In 1978, the first IVF baby was born. Her name is Louis Joy Brown. She's 34 now. You can even go to YouTube and watch a video of her birth by c-section. I wonder how she feels about that. Unfortunately for healthcare investors back in 1978, IVF wasn't invented by any company, nor can any patent apply to it anyway. But the logic of IVF is pretty simple and elegant: The human body is designed and able to carry a baby to term. There's just something blocking the way, so let's build a detour.
Now the same logic is being applied to cancer treatments, with some tantalizing successes. Investment issues aside, this is just plain exciting. There are three companies at the forefront - two large-cap big pharma players, Pfizer (PFE) and Novartis (NVS) and one virtually unknown micro cap called Northwest Biotherapeutics, (NWBO.OTC)/NWBOD. It is worth to note, that this company recently went through a 16 for 1 reverse split. My guess is that it is limiting the float for a possible up list.
There have been 14 cancer treatment drugs approved by the FDA since the beginning of 2012, and with names like Afinitor, Bosulif, Marqibo and Xtandi, they all pretty much sound like names of various magical elves out of Lord of the Rings. But none of them claim to be cancer cures. What Pfizer, Novartis and NW Bio are working on have that potential.
Pfizer's is called CP-870,893, at least for now. (These things don't get their elvish names until they are brought to market.) You can read about it here. It is being researched as a possible cancer vaccine, in that it stimulates the immune system of the patient to fight the cancer on its own. There isn't much information on this outside of top academic journals, as it is still in the early stages of development.
Novartis is in the advanced stages of development of a blood cancer treatment that is strikingly similar to IVF. T-cells are taken from a cancer patient's immune system, reprogrammed in vitro, and reinjected. The new cells sniff out the cancer and eradicate it. This was actually tested on three leukemia patients who are now in remission.
But perhaps the most exciting of the IVF strategy revolution is what's happening with NW Bio. It is entering phase II clinical trials for DCVax®-Direct. Here's one excerpt of the press release.
When DCVax®-Direct was administered in pre-clinical animal studies, existing tumors regressed. Importantly, the tumors that regressed included not only tumors that were injected with DCVax®-Direct but also tumors on the opposite side of the animal's body, which were not injected, indicating a systemic immune response. Further, when the animals were subsequently challenged (i.e., injected) with cancer cells, the animals did not re-develop cancer, indicating immune memory. Notably, the company's proprietary activation step for the dendritic cells appeared to be essential for these results.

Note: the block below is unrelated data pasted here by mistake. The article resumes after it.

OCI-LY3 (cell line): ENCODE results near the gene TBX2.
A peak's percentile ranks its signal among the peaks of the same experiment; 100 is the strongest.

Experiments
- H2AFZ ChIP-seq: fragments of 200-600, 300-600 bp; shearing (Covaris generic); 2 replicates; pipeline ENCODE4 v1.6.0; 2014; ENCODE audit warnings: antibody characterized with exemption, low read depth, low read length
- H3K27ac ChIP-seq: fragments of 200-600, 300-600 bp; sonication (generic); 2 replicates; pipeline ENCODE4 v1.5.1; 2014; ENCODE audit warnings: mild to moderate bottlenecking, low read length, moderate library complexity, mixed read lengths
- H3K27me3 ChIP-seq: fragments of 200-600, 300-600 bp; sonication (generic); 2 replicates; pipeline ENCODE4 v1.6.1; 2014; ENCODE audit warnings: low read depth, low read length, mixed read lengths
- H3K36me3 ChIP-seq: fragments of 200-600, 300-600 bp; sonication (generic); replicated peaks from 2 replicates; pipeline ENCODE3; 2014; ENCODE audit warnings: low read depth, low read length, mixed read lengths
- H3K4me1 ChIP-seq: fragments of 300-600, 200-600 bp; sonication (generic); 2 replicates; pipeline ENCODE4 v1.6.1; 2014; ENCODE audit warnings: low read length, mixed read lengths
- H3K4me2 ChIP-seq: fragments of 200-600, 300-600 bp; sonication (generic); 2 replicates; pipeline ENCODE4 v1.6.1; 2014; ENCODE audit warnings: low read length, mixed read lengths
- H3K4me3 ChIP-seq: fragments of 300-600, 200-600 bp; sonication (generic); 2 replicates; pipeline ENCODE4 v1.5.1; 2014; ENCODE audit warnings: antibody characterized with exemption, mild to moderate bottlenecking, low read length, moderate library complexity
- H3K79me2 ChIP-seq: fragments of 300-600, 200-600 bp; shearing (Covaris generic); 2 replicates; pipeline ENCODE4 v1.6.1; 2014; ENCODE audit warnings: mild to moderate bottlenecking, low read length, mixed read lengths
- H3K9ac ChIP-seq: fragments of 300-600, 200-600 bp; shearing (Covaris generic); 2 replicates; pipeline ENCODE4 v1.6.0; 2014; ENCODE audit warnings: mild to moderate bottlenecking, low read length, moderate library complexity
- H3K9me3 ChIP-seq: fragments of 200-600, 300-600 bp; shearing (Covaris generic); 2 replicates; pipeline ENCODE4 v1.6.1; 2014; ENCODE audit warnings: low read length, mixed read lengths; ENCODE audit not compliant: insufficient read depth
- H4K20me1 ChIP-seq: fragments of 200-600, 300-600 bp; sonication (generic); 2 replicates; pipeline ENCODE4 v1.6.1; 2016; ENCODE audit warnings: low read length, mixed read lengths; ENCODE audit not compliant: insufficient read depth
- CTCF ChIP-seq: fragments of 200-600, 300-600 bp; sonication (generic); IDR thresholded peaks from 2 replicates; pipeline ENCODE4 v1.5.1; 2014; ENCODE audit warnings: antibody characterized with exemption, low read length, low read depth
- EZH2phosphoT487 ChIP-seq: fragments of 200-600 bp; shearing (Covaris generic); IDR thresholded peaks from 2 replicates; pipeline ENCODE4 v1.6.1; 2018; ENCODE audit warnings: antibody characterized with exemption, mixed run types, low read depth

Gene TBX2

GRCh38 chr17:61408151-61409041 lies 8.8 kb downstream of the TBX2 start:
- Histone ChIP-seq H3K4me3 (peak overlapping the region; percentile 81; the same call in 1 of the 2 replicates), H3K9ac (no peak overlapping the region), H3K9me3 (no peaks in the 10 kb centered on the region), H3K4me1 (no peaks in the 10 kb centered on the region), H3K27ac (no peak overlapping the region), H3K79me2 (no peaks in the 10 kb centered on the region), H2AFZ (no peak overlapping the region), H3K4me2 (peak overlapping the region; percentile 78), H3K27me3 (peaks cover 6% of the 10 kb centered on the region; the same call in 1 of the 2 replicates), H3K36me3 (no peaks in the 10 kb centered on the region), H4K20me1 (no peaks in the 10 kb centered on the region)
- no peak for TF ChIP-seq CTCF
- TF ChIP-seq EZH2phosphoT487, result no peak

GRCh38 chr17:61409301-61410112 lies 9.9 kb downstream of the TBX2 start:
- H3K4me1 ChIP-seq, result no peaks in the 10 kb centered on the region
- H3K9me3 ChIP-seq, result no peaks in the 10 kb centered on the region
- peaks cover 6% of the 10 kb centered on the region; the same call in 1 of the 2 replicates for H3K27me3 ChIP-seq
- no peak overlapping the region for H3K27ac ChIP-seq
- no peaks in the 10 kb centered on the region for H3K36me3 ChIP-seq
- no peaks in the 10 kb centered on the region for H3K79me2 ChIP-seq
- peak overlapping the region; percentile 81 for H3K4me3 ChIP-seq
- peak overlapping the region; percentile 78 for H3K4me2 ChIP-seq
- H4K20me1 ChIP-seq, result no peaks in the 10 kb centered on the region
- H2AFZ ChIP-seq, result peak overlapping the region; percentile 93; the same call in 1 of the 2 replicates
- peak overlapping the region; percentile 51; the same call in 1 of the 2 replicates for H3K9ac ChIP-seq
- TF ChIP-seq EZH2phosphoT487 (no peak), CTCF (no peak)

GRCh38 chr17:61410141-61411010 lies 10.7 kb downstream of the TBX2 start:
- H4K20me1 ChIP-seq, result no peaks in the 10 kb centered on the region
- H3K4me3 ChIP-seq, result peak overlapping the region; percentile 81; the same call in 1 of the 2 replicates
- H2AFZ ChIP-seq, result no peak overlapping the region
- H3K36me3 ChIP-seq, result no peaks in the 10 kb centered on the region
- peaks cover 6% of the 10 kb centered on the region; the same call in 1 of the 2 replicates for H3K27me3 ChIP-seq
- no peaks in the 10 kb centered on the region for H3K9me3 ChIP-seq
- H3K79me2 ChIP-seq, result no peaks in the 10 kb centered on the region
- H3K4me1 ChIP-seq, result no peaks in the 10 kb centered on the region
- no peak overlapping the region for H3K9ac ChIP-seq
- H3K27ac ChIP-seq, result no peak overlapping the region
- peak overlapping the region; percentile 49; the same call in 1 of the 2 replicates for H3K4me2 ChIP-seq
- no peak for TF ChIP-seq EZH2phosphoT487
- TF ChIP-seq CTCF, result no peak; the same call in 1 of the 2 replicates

DCVax®-Direct, like the Novartis approach, takes out a patient's immune cells and reprograms them IVF style to attack cancer. The difference with DCVax®-Direct is that it reprograms dendritic cells instead of T-cells, and it can be used to treat any kind of tumor anywhere in the body.
On the investment front, the picture is as follows. FDA approvals usually don't affect large-cap stocks with high liquidity all that violently. For Pfizer investors, P/E ratios and quarterly statements are much more important, at least in the short to medium term. PFE is right at the edge of its 52 week high, so a pullback is likely before any sustained move up, and CP-870,893 has a ways to go before it starts effecting PFE's price. It's the same story for NVS. As exciting as Novartis' research is, it probably will not translate into any significant price moves in the near future. Of course, one should keep a very close eye on these developments in both companies and be ready to pounce.
As far as NWBOD is concerned, the effects of any success (or failure) with DCVax®-Direct would be far more pronounced. With only $212,000 in assets and a whopping $52 million in liabilities, the balance sheet looks like a war zone. But even an abject pauper armed with a potential cancer cure is going to get attention. The risk curve with this one looks binary. Either you'll hit a home run or you'll lose everything, so don't bet the farm.
Need I remind anyone of the potential moves successful cancer drugs have made for companies in the past? When Onyx Pharmaceuticals (ONXX) got the green light for its blood cancer treatment, it went up 43% in a day. One reason for the huge jump is that Pfizer is 34 times the size of Onyx in terms of market cap, so any approvals for the latter are magnified. ONXX is now up 90% since then. And that's just blood cancer.